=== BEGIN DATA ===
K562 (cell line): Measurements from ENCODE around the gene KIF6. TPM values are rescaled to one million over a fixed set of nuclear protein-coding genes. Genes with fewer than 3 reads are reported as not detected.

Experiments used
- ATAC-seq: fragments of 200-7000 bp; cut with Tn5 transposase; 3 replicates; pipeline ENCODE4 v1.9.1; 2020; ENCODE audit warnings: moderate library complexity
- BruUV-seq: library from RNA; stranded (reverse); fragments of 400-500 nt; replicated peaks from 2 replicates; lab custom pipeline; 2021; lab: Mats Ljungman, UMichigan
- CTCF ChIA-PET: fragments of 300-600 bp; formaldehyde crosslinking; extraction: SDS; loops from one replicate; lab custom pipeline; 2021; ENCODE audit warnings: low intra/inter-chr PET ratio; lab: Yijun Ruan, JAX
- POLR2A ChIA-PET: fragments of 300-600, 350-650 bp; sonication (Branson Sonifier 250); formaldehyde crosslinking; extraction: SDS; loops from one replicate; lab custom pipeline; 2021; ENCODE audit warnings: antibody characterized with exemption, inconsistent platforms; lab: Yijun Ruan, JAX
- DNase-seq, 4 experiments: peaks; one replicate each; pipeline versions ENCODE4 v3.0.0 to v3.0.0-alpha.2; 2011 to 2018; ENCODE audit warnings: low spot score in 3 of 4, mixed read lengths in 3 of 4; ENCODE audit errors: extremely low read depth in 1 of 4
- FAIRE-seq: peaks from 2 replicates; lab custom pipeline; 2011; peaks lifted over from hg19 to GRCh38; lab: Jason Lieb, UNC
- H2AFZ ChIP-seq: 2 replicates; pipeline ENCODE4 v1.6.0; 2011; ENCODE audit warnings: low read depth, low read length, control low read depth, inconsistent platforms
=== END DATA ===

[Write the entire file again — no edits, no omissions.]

K562 (cell line): Measurements from ENCODE around the gene KIF6. TPM values are rescaled to one million over a fixed set of nuclear protein-coding genes. Genes with fewer than 3 reads are reported as not detected.

Experiments used
- ATAC-seq: fragments of 200-7000 bp; cut with Tn5 transposase; 3 replicates; pipeline ENCODE4 v1.9.1; 2020; ENCODE audit warnings: moderate library complexity
- BruUV-seq: library from RNA; stranded (reverse); fragments of 400-500 nt; replicated peaks from 2 replicates; lab custom pipeline; 2021; lab: Mats Ljungman, UMichigan
- CTCF ChIA-PET: fragments of 300-600 bp; formaldehyde crosslinking; extraction: SDS; loops from one replicate; lab custom pipeline; 2021; ENCODE audit warnings: low intra/inter-chr PET ratio; lab: Yijun Ruan, JAX
- POLR2A ChIA-PET: fragments of 300-600, 350-650 bp; sonication (Branson Sonifier 250); formaldehyde crosslinking; extraction: SDS; loops from one replicate; lab custom pipeline; 2021; ENCODE audit warnings: antibody characterized with exemption, inconsistent platforms; lab: Yijun Ruan, JAX
- DNase-seq, 4 experiments: peaks; one replicate each; pipeline versions ENCODE4 v3.0.0 to v3.0.0-alpha.2; 2011 to 2018; ENCODE audit warnings: low spot score in 3 of 4, mixed read lengths in 3 of 4; ENCODE audit errors: extremely low read depth in 1 of 4
- FAIRE-seq: peaks from 2 replicates; lab custom pipeline; 2011; peaks lifted over from hg19 to GRCh38; lab: Jason Lieb, UNC
- H2AFZ ChIP-seq: 2 replicates; pipeline ENCODE4 v1.6.0; 2011; ENCODE audit warnings: low read depth, low read length, control low read depth, inconsistent platforms